Sex Differences in Frailty Incidence in Greek Community-Dwelling Older People: The HELIAD Study.J Frailty Aging. 2022; 11(3):250-255.JF
Previous frailty studies found higher prevalence of frailty in female than in male participants. This was mainly attributed to the fact that compared to men, women show increased longevity. Recent studies have reported that the observed difference between sexes applies irrespectively of the age of older people.
To provide data on sex differences in incident frailty by applying both phenotypic and multi-domain frailty measures in the same population of Greek community-dwelling older people.
Data were drawn from the Hellenic longitudinal Investigation of Aging and Diet (HELIAD), a population-based, multidisciplinary study designed to estimate the prevalence and incidence of dementia in the Greek population.
1104 participants aged 65 year and above were included in this longitudinal study. This incidence cohort was re-evaluated after a mean follow-up period of 3.04±0.90 years.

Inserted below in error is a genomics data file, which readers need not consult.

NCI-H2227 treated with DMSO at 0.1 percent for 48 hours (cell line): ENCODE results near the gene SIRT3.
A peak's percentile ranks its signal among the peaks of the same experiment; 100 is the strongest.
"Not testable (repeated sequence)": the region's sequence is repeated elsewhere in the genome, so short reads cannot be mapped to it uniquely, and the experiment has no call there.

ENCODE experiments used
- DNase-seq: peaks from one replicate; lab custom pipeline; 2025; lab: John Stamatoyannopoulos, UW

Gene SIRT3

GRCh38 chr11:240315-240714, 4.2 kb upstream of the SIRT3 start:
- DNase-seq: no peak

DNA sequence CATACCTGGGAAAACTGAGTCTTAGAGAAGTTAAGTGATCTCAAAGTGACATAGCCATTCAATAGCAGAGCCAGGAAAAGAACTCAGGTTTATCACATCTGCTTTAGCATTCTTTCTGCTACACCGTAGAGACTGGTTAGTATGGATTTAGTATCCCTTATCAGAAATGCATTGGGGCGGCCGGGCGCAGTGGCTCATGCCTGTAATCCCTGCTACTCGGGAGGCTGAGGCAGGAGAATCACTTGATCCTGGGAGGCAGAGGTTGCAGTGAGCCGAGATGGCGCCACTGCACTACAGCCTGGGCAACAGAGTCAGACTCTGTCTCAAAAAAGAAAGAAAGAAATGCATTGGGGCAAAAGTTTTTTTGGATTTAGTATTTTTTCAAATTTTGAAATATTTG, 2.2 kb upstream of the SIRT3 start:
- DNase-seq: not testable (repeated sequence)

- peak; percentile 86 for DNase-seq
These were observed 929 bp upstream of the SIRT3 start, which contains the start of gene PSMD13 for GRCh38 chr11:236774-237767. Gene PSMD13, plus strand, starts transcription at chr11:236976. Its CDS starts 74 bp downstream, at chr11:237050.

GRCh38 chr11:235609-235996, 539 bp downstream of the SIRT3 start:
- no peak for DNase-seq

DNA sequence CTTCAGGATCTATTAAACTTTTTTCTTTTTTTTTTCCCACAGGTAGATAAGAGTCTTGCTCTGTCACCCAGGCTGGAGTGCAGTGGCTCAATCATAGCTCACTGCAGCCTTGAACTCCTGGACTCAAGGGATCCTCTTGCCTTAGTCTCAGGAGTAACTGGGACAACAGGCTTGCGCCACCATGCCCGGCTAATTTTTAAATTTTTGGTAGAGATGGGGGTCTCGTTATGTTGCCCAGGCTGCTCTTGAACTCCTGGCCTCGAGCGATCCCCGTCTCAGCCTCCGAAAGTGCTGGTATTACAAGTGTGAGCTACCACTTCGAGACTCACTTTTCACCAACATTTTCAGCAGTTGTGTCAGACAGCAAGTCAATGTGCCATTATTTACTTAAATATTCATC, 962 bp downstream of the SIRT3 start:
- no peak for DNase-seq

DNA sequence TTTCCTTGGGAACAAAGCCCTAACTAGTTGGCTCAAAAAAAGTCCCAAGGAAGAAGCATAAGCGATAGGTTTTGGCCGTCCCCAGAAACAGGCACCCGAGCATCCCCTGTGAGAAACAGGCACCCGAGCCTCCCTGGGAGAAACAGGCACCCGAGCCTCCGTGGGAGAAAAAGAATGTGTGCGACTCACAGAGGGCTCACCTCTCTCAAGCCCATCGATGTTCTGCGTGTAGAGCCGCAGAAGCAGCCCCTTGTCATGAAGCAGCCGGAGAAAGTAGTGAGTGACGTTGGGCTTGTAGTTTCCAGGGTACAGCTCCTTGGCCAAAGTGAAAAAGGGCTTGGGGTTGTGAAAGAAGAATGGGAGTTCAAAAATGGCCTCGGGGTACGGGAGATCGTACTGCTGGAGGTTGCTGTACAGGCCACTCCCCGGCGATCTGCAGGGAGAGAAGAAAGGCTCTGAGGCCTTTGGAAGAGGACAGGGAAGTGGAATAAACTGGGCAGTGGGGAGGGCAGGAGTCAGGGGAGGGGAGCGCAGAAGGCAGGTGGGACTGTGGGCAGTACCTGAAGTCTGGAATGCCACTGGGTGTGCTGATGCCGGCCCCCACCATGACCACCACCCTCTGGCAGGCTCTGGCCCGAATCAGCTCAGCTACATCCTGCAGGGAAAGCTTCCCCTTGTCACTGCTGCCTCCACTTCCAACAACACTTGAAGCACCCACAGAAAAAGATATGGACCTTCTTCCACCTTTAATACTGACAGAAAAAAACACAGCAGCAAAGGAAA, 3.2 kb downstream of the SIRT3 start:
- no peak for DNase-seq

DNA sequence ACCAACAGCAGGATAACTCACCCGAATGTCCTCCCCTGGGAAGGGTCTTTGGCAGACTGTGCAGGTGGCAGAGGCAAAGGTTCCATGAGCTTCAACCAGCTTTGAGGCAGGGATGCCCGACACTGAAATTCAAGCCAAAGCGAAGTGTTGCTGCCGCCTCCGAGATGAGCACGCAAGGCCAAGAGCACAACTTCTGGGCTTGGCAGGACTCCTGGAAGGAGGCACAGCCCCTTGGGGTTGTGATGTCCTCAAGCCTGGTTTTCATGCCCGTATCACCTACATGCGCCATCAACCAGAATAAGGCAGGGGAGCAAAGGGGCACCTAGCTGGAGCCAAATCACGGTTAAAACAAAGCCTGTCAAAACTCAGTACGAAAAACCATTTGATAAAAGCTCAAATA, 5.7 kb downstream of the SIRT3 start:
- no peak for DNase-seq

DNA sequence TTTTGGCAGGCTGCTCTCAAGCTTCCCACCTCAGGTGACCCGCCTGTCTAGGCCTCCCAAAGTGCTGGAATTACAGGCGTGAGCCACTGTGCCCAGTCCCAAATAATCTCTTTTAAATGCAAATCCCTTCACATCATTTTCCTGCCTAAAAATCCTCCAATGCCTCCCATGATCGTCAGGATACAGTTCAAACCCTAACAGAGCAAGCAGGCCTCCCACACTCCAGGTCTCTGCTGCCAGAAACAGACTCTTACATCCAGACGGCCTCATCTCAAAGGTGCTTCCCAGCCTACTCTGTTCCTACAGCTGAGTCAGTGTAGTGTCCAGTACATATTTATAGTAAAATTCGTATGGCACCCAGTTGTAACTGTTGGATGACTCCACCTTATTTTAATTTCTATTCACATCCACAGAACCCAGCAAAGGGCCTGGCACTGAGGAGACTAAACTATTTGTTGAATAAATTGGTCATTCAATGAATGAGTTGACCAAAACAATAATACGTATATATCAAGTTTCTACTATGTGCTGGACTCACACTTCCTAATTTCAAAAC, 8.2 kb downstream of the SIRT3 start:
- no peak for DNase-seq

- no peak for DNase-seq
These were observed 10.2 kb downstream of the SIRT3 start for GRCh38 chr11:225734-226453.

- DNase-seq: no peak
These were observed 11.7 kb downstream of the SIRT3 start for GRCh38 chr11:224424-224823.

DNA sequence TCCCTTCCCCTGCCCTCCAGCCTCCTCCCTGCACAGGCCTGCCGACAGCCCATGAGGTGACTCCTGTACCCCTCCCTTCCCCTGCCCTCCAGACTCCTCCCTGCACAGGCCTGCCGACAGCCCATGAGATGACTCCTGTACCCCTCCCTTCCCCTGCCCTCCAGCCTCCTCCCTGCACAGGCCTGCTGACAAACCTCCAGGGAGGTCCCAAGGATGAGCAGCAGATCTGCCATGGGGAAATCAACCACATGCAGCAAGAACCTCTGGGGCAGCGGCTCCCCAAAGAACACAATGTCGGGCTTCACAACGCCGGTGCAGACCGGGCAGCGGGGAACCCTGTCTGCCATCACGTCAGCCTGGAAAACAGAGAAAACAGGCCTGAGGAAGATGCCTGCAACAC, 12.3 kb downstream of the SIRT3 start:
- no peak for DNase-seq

Frailty was operationalized using 5 different definitions in the same population: the Fried Frailty Phenotype (FFP) definition, the FRAIL Scale, the Frailty Index (FI), the Tilburg Frailty Indicator (TFI) and the Groningen Frailty Index (GFI). Frailty incidence was calculated a) for the whole sample, b) separately for men and women and c) after both age and sex stratification.
Age and sex stratification revealed that irrespective of age and frailty measurement, women showed higher incidence rates of frailty than men. Specifically, frailty seems to be a condition concerning women >65 years old, but when it comes to men, it is more frequent in those aged more than 75 years old. Finally, in relation to overall frailty incidence and comparing our results to previous studies, we detected a lower frailty incidence in the Greek population.
Differences between the two sexes indicate that when exploring the factors that are related to frailty, studies should provide data disaggregated for men and women.